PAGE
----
Once the polymorphic locus is identified, either by methods of the invention or by consulting an appropriate database, such methods are useful to determine which variant at the polymorphic locus is associated with a disease. In this case, enumerative methods are used to determine whether there is a statistically-significant difference between the number of a fist variant in members of a diseased population, and the number of a second variant at the same locus in members of a healthy population. A statistically-significant difference is indicative that the variant in members of the diseased population is useful as a marker for disease. Using this information, patients are screened for the presence of the variant that is thought to be associated with disease, the presence such a variant being indicative of the presence of disease, or a predisposition for a disease.
Methods of the present invention are particularly useful for isolation and analysis of nucleic acids that encompass genes that have mutations implicated in colorectal cancer, such as kras. The kras gene has a length of more than 30 kbp and codes for a 189 amino acid protein characterized as a low-molecular weight GTP-binding protein. The gene acquires malignant properties by single point mutations, the most common of which occurs at the 12th amino acid. Several studies have confirmed that approximately 40% of primary colorectal adenocarcinoma cells in humans contain a mutated form of the kras gene. Accordingly, the kras gene is a particularly suitable target for the methods of colorectal cancer detection of the present invention.
Toward this end, applicants have constructed a suitable exemplary capture probe directed to the kras nucleotide sequence. The capture probe, designated CP1, has the following sequence: 5′ GCC TGC TGA AAA TGA CTG MT ATA MC TTG TGG TAG T 3′ (SEQ, ID NO: 1), and is preferably biotinylated at the 5′ end in order to facilitate isolation. As illustrated more fully below, CP1 is effective in the sequence specific capture of kras DNA.
Suitable PCR primers for the analysis of extracted kras DNA sequence have also been determined. Primer A1 has the sequence: 5′ C CTG CTG AAA ATG ACT GM 3′ (SEQ ID NO: 2), and Primer B1 has the sequence: 5′ CAT GAA AAt GGT CAG AGA AA 3′ (SEQ ID NO: 3). The PCR primers A1 and B1, as well as capture probe CP1, are depicted in FIG. 1, showing their relation to the kras nucleotide sequence, base pairs 6282-6571 (SEQ ID NO: 4). One skilled in the art can construct other suitable capture probes and PCR primers for kras or other target genes or nucleotide sequences, using techniques well known in the art.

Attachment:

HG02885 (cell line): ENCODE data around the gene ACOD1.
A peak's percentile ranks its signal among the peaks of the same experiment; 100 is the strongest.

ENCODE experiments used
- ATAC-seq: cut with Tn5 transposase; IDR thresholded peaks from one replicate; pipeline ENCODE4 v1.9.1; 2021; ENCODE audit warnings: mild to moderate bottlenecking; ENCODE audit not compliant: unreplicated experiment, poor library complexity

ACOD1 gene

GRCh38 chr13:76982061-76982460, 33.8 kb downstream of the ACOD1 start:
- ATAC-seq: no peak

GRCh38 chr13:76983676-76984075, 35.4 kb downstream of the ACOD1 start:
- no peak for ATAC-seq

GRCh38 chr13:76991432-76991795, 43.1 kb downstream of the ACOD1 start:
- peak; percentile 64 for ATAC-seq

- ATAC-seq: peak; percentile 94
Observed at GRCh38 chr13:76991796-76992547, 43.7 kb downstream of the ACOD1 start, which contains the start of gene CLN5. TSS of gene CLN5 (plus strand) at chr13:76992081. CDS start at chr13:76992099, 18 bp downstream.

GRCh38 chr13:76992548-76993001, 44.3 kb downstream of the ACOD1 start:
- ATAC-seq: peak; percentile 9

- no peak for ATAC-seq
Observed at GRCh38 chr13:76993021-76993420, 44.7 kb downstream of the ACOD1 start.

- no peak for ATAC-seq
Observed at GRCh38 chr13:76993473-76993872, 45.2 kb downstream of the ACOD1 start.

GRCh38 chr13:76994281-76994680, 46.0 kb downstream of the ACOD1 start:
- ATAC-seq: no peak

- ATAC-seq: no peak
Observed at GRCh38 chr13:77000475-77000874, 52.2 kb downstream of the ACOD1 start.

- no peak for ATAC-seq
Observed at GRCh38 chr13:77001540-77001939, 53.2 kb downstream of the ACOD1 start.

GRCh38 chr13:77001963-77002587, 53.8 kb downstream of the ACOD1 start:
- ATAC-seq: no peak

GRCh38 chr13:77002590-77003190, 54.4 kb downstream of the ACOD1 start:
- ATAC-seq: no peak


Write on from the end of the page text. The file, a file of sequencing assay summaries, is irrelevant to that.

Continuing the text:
Accordingly, the methods of the present invention, which involve homogenizing stool sample in a volume of solvent such that the ratio of solvent volume to stool mass is at least 5:1, and/or enriching the sample for human DNA, provide a means for obtaining a sample having a minimum number N of total DNA molecules to facilitate detection of a low-frequency target DNA molecule. These methods thus provide the unexpected result that one is now able to reliably detect a small portion of low-frequency DNA in a heterogeneous sample.
The following examples provide further details of methods according to the invention. However, numerous additional aspects of the invention will become apparent upon consideration of the following examples.
Voided stool was collected from a patient and a cross-sectional portion of the stool was removed for use as a sample. After determining the mass of the sample, an approximately 10×volume of Tris-EDTA-NaCl lysis buffer was added to the solid sample in a test tube. The final concentration of the buffer was 500 mM Tris, 16 mM EDTA and 10 mM NaCl, at a pH of about 9.0. Four 10 mm glass balls were placed in the tube and the tube and contents were homogenized in an Exactor II shaker for 15 minutes. The homogenized mixture was then allowed to stand 5 minutes at room temperature. The tube was then centrifuged for 5 minutes at 10,000 rpm in a Sorvall Centrifuge, and the supernatant was transferred to a clean test tube. A 20% SDS solution was added to the tube to a final concentration of 0.5%. Proteinase K was also added to the tube to a final concentration of 500 mg/ml. The tube was then incubated overnight at 37° C.